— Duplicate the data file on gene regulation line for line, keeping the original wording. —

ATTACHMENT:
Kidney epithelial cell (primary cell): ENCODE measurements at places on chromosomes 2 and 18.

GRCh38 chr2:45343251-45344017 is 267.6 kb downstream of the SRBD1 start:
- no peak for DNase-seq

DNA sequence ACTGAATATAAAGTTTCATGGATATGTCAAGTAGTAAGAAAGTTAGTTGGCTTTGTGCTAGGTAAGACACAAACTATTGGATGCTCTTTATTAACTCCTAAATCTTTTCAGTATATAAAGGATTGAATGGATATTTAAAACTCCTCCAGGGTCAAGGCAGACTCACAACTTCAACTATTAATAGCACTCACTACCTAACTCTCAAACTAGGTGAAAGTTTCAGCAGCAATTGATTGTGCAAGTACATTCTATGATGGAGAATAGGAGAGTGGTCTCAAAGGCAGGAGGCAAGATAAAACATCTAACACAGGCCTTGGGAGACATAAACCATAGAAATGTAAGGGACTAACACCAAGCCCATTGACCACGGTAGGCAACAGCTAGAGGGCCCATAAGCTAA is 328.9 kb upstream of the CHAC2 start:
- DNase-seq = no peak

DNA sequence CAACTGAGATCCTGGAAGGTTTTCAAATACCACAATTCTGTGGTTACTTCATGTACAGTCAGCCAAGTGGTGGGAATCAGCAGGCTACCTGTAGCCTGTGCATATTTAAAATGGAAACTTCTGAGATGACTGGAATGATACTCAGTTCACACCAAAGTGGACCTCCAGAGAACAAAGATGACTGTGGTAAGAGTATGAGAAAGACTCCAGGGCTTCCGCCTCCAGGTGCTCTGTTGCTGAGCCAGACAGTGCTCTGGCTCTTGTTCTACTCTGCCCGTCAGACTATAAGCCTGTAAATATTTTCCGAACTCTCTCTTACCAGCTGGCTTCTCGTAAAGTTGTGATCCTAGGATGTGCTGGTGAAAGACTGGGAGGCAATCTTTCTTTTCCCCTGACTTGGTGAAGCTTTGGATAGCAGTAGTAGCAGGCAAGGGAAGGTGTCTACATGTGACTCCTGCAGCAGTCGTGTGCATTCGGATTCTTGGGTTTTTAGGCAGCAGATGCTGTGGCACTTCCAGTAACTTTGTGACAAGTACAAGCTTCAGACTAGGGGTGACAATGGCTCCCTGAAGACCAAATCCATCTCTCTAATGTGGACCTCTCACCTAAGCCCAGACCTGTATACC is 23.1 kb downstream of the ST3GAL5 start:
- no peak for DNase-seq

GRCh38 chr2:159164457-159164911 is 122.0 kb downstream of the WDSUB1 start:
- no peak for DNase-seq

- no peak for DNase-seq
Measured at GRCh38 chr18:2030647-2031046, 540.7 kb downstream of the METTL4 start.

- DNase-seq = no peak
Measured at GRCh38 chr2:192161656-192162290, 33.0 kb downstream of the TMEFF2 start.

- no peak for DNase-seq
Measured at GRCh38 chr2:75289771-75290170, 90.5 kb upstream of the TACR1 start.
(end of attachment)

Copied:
Kidney epithelial cell (primary cell): ENCODE measurements at places on chromosomes 2 and 18.

GRCh38 chr2:45343251-45344017 is 267.6 kb downstream of the SRBD1 start:
- no peak for DNase-seq

DNA sequence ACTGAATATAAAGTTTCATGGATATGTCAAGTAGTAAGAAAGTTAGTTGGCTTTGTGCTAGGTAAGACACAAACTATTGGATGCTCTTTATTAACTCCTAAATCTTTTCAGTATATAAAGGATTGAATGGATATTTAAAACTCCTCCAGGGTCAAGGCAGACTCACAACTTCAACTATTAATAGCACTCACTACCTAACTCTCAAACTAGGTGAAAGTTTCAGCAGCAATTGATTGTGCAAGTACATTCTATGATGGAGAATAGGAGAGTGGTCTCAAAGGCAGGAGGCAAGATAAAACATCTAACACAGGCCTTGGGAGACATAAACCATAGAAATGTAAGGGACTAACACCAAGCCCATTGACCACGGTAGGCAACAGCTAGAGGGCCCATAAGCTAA is 328.9 kb upstream of the CHAC2 start:
- DNase-seq = no peak

DNA sequence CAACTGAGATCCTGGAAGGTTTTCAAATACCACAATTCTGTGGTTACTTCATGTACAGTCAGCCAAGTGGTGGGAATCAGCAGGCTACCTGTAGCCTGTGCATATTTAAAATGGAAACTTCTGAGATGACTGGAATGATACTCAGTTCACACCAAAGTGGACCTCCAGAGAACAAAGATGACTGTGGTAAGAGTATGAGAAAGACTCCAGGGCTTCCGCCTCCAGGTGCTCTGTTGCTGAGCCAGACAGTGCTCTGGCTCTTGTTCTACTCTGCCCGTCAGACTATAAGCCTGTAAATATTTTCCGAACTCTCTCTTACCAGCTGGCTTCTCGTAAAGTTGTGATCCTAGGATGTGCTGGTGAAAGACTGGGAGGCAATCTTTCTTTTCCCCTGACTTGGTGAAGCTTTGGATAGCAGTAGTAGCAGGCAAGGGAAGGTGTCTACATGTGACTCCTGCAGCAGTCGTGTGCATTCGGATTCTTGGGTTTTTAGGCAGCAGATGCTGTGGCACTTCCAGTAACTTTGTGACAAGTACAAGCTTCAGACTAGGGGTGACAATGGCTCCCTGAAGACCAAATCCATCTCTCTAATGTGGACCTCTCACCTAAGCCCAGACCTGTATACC is 23.1 kb downstream of the ST3GAL5 start:
- no peak for DNase-seq

GRCh38 chr2:159164457-159164911 is 122.0 kb downstream of the WDSUB1 start:
- no peak for DNase-seq

- no peak for DNase-seq
Measured at GRCh38 chr18:2030647-2031046, 540.7 kb downstream of the METTL4 start.

- DNase-seq = no peak
Measured at GRCh38 chr2:192161656-192162290, 33.0 kb downstream of the TMEFF2 start.

- no peak for DNase-seq
Measured at GRCh38 chr2:75289771-75290170, 90.5 kb upstream of the TACR1 start.